50. 50. Managed Bean (Part 3 – Placeholder for Results) private List<String> languagesToStudy; public List<String> getLanguagesToStudy() { return(languagesToStudy); } 51
    51. 51. Code for Options in Dropdown • Main managed bean public String[] getAvailableLanguages() { return(LanguageUtils.languageArray()); } • Helper class (LanguageUtils) public class LanguageUtils { private static String[] languages = { "Java", "JavaScript", "C#", "C++", "PHP", "Python", "Perl", "Ruby", "Scala" }; … public static String[] languageArray() { return(languages); } … 52 The basic idea of dropdown menus is that the value of f:selectItems points at an array, List, or Map. If array or List, values displayed are same as values returned on selection. If Map, keys are displayed to user but corresponding Map values are returned on selection. (Use LinkedHashMap to maintain order.) You can also use the legacy SelectItem class from JSF 1, but there is no reason to in JSF 2.
    52. 52. Main Results Page (study-plan.xhtml) <!DOCTYPE …> <html xmlns="http://www.w3.org/1999/xhtml" xmlns:h="http://xmlns.jcp.org/jsf/html" xmlns:ui="http://xmlns.jcp.org/jsf/facelets"> <h:head>…</h:head> <h:body> … <ul> <ui:repeat var="language" value="#{trainingForm.languagesToStudy}"> <li>#{language}</li> </ui:repeat> </ul> … </h:body></html> 53 There is a whole separate tutorial section on looping and handling variable- length data. But the basic idea is simple: almost identical to the JSTL c:forEach loop and very similar to the Java for(Blah b: collectionOfBlahs) loop.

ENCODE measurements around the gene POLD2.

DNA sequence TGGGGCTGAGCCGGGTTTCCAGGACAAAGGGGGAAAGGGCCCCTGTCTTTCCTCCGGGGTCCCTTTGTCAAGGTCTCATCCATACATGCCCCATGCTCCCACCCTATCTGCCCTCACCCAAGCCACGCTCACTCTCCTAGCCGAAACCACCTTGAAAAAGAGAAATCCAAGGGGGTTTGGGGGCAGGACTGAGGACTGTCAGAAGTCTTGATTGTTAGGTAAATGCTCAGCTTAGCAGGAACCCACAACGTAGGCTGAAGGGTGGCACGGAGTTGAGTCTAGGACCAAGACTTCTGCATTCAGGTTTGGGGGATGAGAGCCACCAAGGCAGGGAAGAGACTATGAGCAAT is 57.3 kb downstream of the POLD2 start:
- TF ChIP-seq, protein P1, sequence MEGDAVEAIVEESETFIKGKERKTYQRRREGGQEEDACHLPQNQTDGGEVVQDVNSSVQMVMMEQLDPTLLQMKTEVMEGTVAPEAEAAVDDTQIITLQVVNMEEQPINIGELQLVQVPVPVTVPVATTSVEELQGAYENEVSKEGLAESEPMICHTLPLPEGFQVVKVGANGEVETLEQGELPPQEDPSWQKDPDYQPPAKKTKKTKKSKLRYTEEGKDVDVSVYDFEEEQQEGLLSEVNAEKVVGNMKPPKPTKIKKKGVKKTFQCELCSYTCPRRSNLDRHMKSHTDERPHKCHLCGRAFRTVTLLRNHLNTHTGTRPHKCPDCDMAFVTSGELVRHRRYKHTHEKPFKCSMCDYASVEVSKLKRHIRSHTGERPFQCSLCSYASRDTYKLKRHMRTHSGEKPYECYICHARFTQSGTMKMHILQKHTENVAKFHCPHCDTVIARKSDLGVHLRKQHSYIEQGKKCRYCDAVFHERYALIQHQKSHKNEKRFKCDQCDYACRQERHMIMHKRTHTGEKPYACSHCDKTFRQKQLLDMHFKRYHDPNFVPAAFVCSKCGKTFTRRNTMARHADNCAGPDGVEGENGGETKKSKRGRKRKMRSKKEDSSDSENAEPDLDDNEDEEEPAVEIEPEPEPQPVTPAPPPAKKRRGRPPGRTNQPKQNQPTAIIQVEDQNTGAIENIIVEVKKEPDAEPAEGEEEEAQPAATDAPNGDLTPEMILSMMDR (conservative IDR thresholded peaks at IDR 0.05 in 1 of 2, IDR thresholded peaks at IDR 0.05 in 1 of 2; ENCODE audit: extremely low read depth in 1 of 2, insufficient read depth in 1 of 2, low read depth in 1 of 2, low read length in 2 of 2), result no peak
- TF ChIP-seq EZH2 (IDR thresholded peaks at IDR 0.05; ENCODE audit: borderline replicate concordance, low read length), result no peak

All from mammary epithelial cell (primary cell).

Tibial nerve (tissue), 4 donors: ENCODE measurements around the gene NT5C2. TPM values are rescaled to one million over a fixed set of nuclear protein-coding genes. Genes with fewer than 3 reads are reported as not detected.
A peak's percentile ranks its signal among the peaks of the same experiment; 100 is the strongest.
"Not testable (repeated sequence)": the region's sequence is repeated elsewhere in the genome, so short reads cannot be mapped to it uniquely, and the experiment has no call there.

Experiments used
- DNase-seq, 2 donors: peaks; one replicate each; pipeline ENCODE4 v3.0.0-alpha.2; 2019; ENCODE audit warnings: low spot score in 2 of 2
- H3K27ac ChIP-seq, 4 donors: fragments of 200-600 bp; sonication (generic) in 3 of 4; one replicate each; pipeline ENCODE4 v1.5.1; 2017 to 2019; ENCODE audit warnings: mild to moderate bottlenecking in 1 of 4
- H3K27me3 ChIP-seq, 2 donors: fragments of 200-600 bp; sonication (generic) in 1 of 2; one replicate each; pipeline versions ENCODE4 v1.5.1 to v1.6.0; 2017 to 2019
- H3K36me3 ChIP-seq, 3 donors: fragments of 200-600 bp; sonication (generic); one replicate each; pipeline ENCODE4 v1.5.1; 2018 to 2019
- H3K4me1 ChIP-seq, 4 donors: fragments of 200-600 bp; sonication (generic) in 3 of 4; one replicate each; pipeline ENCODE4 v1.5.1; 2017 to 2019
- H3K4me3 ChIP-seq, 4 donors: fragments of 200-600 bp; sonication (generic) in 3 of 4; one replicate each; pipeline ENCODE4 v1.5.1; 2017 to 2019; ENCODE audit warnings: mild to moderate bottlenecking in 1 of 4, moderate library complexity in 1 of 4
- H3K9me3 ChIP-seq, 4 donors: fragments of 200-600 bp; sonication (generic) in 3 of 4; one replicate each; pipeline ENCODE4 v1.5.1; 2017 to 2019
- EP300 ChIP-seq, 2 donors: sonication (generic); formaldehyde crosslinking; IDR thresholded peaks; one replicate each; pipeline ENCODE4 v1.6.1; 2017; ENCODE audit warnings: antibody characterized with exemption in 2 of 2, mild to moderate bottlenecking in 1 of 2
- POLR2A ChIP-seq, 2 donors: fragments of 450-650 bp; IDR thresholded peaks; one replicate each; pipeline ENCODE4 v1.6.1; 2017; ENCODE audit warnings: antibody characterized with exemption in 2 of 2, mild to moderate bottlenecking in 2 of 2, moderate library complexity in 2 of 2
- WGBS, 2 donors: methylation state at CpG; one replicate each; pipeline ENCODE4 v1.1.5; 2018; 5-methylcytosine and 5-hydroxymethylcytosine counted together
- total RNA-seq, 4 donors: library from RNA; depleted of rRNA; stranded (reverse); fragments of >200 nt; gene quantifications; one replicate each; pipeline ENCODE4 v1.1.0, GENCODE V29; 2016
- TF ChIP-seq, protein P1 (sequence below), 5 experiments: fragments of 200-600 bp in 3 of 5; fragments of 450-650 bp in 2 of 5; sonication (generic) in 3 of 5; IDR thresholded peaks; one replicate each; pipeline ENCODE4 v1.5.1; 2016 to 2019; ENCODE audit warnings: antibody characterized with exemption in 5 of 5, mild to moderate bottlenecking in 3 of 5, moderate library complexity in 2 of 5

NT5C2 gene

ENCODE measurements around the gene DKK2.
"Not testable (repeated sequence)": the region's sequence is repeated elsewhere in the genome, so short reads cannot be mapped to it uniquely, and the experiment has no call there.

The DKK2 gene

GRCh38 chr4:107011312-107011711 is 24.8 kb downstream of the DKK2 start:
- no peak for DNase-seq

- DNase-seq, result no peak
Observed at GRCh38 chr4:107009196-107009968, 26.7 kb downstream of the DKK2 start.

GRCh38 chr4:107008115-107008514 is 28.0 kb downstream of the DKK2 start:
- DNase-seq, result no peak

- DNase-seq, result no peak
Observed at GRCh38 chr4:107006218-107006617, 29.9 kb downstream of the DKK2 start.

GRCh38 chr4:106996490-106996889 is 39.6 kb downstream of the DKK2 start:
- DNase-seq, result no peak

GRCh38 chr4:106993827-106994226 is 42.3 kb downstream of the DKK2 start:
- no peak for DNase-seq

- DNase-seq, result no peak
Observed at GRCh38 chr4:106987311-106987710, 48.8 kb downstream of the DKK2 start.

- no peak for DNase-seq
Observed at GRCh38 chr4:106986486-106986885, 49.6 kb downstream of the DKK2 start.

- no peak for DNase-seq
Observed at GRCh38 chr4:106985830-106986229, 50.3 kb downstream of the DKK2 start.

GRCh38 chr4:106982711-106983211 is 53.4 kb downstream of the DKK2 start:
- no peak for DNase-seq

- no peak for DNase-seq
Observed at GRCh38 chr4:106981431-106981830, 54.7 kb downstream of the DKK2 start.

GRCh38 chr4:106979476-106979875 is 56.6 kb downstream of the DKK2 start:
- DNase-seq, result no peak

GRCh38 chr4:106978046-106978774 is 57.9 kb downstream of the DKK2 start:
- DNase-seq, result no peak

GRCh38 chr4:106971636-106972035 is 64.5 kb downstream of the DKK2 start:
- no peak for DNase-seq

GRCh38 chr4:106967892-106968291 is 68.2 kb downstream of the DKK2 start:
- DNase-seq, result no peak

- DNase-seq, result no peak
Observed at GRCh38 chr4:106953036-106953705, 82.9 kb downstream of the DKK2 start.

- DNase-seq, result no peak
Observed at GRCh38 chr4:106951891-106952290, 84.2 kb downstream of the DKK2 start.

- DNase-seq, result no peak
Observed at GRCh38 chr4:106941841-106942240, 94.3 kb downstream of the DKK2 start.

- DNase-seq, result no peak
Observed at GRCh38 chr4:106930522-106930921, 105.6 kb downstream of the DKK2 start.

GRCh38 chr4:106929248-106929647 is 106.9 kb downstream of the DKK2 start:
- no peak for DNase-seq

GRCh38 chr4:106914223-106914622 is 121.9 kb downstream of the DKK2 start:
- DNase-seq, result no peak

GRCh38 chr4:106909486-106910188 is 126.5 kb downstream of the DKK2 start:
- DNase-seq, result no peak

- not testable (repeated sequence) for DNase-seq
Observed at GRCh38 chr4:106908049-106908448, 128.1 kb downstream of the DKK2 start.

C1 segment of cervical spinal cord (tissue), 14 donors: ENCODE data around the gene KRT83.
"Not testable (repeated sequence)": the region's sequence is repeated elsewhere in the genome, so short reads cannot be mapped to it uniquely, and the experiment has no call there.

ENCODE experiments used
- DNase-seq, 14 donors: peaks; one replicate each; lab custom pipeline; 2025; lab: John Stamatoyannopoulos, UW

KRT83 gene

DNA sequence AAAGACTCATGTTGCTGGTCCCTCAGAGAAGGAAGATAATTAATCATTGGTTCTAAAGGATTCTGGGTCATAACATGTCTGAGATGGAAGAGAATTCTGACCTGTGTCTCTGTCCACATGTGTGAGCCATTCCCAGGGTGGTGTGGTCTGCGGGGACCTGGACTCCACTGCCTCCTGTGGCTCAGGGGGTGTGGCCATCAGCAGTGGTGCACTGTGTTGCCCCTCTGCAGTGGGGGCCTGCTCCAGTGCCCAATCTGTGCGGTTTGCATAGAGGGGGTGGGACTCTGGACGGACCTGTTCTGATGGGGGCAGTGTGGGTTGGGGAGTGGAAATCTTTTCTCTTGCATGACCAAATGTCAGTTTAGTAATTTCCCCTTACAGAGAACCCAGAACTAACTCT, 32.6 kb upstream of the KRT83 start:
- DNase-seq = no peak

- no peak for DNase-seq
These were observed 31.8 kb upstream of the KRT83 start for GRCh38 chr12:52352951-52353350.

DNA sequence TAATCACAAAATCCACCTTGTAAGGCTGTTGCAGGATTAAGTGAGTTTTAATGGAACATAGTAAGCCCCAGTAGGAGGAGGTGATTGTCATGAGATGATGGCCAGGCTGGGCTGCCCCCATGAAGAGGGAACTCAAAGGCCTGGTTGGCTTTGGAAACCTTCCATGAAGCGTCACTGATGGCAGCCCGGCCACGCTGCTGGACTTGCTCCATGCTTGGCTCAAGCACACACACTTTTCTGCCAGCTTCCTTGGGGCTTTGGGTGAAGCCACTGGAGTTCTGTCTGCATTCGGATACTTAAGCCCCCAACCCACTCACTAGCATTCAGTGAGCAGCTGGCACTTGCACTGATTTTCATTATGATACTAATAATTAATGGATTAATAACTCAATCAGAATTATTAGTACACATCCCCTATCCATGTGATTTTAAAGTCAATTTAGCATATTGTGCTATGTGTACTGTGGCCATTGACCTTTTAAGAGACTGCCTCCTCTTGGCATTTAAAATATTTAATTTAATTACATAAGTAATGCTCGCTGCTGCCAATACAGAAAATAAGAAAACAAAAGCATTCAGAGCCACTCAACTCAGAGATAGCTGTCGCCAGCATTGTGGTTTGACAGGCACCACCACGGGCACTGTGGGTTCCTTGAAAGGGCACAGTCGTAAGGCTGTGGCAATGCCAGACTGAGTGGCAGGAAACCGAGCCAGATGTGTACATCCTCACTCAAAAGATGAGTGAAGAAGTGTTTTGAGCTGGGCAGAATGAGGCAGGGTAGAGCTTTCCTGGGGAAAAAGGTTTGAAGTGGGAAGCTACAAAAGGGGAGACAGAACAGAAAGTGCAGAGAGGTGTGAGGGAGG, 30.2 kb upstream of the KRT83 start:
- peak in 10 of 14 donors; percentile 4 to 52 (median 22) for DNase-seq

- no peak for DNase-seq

53. 53. “Error” Page (liar.xhtml) <!DOCTYPE …> <html xmlns="http://www.w3.org/1999/xhtml" xmlns:h="http://xmlns.jcp.org/jsf/html"> <h:head>…</h:head> <h:body> … <h2>Yeah, right. And you know more JavaScript than Brendan Eich or Doug Crockford, I suppose?</h2> <p>Please <a href="study-plan-input.jsf">try again</a>, but be honest this time.</p> … </h:body></html> 54 Insulting your users is not generally considered a recommended practice.
    54. 54. Results (Input Form) 55
    55. 55. Results (Results Pages) 56